On Attitudes toward President Obama and the United States: Since President Barack Obama’s election, there has been a change in Arab attitude toward the United States. In Saudi Arabia (KSA), the UAE, Lebanon and Morocco, over 50 percent of the public polled say their attitude toward the United States is more positive as a result of Barack Obama being elected President. In Jordan and Egypt, a majority remains neutral with only about one-in-four saying their attitude has changed for the better. The UAE, however, is the only Arab country where a majority of respondents hold a favorable opinion of the...

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2010 Six Nation Poll

Posted on October 12, 2010 in Reports

Results for this survey are based on face-to-face interviews conducted under the direction of Zogby International. All surveys are based on urban samples except in Lebanon where the sample was nationwide.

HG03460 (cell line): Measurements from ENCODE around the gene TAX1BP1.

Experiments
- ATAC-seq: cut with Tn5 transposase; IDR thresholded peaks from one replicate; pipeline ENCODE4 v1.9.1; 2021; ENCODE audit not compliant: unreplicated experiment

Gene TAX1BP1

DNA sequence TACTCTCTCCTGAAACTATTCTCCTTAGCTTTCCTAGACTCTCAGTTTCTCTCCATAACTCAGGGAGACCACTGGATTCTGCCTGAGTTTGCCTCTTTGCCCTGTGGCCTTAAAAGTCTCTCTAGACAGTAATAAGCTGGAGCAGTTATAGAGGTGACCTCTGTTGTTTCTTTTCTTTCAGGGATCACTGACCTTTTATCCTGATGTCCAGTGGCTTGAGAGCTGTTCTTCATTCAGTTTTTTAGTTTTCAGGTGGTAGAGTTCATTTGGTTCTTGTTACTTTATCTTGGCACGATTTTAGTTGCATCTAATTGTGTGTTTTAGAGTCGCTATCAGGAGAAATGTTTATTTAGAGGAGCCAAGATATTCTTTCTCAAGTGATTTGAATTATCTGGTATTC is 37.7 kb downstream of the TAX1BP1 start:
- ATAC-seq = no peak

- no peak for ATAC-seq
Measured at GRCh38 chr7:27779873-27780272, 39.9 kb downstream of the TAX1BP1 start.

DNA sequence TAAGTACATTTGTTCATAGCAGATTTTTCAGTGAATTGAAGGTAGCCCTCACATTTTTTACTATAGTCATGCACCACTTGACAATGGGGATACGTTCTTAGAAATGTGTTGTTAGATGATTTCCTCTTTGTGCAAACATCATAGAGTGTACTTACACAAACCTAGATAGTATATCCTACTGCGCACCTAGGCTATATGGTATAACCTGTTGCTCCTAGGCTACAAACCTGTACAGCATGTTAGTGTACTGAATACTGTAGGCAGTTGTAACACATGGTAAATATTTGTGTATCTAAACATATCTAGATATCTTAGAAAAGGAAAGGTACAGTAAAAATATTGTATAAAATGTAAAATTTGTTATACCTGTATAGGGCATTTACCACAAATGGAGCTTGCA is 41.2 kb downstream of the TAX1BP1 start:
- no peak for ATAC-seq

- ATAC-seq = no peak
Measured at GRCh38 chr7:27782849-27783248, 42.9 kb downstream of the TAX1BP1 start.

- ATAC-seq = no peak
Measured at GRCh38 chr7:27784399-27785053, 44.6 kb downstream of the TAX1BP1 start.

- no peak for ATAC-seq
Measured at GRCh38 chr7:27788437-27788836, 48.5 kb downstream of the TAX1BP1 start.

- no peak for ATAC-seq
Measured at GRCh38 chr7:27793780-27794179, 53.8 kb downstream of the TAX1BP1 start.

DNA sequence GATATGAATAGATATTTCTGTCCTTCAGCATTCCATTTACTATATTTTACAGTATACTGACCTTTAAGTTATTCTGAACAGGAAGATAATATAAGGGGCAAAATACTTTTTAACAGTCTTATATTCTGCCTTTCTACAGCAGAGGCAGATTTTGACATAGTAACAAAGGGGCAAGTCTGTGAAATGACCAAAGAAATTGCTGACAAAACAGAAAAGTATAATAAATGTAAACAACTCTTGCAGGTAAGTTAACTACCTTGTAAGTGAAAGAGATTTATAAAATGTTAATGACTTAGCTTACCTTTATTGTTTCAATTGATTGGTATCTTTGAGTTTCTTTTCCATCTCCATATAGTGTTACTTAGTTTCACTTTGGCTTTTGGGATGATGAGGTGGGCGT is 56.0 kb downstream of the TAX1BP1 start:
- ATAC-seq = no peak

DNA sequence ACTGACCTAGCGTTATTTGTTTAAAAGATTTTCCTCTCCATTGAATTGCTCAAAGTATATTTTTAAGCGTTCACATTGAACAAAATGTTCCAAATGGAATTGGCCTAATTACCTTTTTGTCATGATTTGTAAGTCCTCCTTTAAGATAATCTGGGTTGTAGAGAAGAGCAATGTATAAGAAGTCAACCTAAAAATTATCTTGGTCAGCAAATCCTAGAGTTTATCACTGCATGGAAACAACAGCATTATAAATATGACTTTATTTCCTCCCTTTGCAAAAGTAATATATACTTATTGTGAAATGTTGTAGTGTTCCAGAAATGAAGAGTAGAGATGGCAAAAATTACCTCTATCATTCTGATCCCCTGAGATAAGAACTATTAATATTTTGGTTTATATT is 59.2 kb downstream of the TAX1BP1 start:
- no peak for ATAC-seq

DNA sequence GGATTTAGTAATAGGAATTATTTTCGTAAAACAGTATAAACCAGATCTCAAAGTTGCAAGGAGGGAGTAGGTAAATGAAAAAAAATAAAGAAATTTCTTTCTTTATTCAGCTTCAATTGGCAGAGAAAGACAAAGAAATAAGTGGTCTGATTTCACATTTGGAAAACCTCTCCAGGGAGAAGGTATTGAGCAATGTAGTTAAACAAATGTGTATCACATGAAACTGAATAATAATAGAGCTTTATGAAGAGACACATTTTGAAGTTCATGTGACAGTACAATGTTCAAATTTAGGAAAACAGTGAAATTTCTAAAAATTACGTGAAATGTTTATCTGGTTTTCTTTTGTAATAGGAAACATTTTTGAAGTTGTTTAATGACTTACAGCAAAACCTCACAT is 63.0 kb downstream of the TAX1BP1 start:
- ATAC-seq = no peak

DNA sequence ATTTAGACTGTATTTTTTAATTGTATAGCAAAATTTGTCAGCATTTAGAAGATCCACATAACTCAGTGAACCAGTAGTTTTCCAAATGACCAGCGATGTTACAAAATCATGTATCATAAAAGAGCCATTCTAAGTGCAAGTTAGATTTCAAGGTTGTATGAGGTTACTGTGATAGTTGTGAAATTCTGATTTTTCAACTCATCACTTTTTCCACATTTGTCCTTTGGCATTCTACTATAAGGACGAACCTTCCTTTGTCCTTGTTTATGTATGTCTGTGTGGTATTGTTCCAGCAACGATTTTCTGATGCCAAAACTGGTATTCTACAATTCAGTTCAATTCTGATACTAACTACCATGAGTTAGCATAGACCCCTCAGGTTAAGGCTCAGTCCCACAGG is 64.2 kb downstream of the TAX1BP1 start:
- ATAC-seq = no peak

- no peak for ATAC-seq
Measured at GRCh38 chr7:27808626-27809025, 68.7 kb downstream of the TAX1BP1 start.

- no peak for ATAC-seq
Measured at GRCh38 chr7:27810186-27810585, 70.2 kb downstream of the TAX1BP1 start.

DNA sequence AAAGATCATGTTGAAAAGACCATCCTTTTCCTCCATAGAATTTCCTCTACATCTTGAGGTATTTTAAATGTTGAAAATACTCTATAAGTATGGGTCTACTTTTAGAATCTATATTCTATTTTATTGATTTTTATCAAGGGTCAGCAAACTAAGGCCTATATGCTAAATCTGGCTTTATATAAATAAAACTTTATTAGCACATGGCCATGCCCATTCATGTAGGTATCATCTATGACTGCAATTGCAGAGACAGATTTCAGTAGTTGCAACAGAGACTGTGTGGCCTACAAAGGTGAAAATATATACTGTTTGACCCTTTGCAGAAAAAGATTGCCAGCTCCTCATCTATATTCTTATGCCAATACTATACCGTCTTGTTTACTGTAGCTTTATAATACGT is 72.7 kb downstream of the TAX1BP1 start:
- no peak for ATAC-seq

The tables below show the margin of sampling error based on all interviews conducted in that country. For results based on the full sample in a given country, one can say with 95% confidence that the error attributable to sampling and other random effects is plus or minus the margin of error. In addition to sampling error, one should bear in mind that question wording and practical difficulties in...

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Arab American Voters in 2010: Their Identity and Political Concerns

Posted on October 05, 2010 in Reports

The Arab American Institute commissioned Zogby International to conduct a telephone poll of 404 Arab Americans nationwide. Samples were randomly drawn over national cds using Zogby International's list of Arab surnames. Zogby International surveys employ sampling strategies in which selection probabilities are proportional to population size within area codes and exchanges. Up to six calls are made to reach a sampled phone number. Cooperation rates are calculated using one of AAPOR’s approved methodologies and are comparable to other professional public opinion surveys conducted using similar sampling strategies.2 Weighting by country of origin, religion, born in US, age, party, gender is...